MATDARYADI KHAS SANXIPT SUDHARNA KARYKRAM 2019 PRASIDHDHI TARIKH FERFAR BABAT PARIPATRA DATE- 16-1-2019.
One of the most important features of the democratic policy is elections at regular intervals. Holding periodic, free and fair elections are essentials of a democratic system and a part of the basic structure of the Constitution. The Election Commission is regarded as the guardian of elections in the country. In every election, it issues a Model code of Conduct for political parties and candidates to conduct elections in a free and fair manner. The commission issued the code for the first time in 1971 for the 5th Lok Sabha elections and revised it from time to time. It lays down guidelines for the conduct of political parties and candidates during an election period. However, there have been instances of violation of the code by various political parties with complaints being received for misuse of official machinery by the candidates. The code does not have any specific statutory basis but only a persuasive effect. It contains the rules of electoral morality. However, this lack of statutory backing does not prevent the commission from enforcing it.
A law regarding the registration process for political parties was enacted in 1989 and a number of parties got registered with the commission. The registration helps avoid confusion ensures that the political parties are brought under the purview of the commission.
The election commission has the right to allow symbols to the political parties. It gives recognition to the national parties, state parties and regional parties. It set limits on poll expenses. The commission prepare electoral rolls and update the voter's list from time to time. Notifications of dates and schedules of election for filing nominations are issued by the commission. It is noteworthy that Election commission cannot allot same symbol to two regional political parties even if they are not in the same state.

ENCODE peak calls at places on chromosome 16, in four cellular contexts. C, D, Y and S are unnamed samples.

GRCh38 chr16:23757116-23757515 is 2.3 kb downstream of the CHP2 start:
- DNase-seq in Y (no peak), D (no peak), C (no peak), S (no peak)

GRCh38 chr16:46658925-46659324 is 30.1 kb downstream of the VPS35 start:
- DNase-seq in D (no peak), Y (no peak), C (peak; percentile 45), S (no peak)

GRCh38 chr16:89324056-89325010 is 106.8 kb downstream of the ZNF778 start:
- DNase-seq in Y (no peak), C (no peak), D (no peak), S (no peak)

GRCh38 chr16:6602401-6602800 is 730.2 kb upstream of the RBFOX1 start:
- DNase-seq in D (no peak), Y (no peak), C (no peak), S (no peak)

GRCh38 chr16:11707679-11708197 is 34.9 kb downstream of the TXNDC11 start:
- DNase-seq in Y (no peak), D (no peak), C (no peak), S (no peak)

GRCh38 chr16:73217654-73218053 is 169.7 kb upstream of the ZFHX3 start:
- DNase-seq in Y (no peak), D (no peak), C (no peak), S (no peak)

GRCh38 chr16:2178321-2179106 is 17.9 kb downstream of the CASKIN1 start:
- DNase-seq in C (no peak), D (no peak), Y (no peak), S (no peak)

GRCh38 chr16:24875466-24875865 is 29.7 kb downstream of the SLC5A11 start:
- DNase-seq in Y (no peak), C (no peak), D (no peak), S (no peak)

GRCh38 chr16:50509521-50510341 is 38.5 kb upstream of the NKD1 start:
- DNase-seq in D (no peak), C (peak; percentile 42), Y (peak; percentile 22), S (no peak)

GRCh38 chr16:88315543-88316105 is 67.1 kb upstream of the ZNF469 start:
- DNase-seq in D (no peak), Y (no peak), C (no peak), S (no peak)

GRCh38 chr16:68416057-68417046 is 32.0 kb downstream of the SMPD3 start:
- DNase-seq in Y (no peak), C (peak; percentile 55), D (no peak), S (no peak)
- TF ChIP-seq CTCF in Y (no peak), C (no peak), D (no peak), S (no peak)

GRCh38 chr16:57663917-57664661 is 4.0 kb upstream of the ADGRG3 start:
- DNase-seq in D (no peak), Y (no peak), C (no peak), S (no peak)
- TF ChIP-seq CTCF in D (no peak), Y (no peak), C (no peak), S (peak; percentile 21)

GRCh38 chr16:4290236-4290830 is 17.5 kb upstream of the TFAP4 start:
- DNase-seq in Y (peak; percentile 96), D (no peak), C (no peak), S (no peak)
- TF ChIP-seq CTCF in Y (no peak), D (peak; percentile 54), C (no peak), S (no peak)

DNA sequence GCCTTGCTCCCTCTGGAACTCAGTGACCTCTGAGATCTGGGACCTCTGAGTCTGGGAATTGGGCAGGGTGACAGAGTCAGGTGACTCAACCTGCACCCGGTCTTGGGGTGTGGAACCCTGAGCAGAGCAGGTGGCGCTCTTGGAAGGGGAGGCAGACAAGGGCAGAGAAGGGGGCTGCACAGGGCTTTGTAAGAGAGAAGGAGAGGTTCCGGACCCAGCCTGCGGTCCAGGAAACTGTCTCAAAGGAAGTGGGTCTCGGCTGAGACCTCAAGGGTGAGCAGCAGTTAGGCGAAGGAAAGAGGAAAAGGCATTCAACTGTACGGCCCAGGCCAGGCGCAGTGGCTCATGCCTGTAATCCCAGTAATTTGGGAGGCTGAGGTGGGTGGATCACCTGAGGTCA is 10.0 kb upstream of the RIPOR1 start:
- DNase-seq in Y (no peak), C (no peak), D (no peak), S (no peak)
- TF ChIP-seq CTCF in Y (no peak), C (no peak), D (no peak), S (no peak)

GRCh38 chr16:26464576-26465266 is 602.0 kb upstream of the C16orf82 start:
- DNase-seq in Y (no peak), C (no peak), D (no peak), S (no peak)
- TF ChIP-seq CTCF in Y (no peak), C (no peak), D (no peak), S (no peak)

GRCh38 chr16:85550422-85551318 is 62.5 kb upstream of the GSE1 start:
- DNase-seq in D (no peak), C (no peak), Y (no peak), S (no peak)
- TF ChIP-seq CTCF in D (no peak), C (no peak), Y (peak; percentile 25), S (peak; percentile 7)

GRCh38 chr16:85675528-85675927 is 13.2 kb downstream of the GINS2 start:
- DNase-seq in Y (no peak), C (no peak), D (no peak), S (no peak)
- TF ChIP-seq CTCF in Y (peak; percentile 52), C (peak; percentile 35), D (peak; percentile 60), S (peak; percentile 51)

The commission can issue an order for prohibition of publication and disseminating of results of opinion polls or exit polls to prevent influencing the voting trends in the electorate.
To curb the growing influence of money during elections, the Election Commission has made many suggestions and changes in this regard. The commission has appointed IRS officers of the Income Tax Department as Election Observers (Expenditure) of all elections and has fixed the legal limits on the amount of money which a candidate can spend during election campaigns. These limits have been revised over time. The Election Commission, by appointing expenditure observers from the Indian Revenue Service, keeps an eye on the individual account of election expenditure. The commission takes details of the candidate's assets on affidavit at the time of submitting nomination paper, who are also required to give details of their expenditure within 30 days of the declaration of results. The campaign period has also been reduced by the commission from 21 to 14 days for Lok Sabha and Assembly elections to cut down election expenditure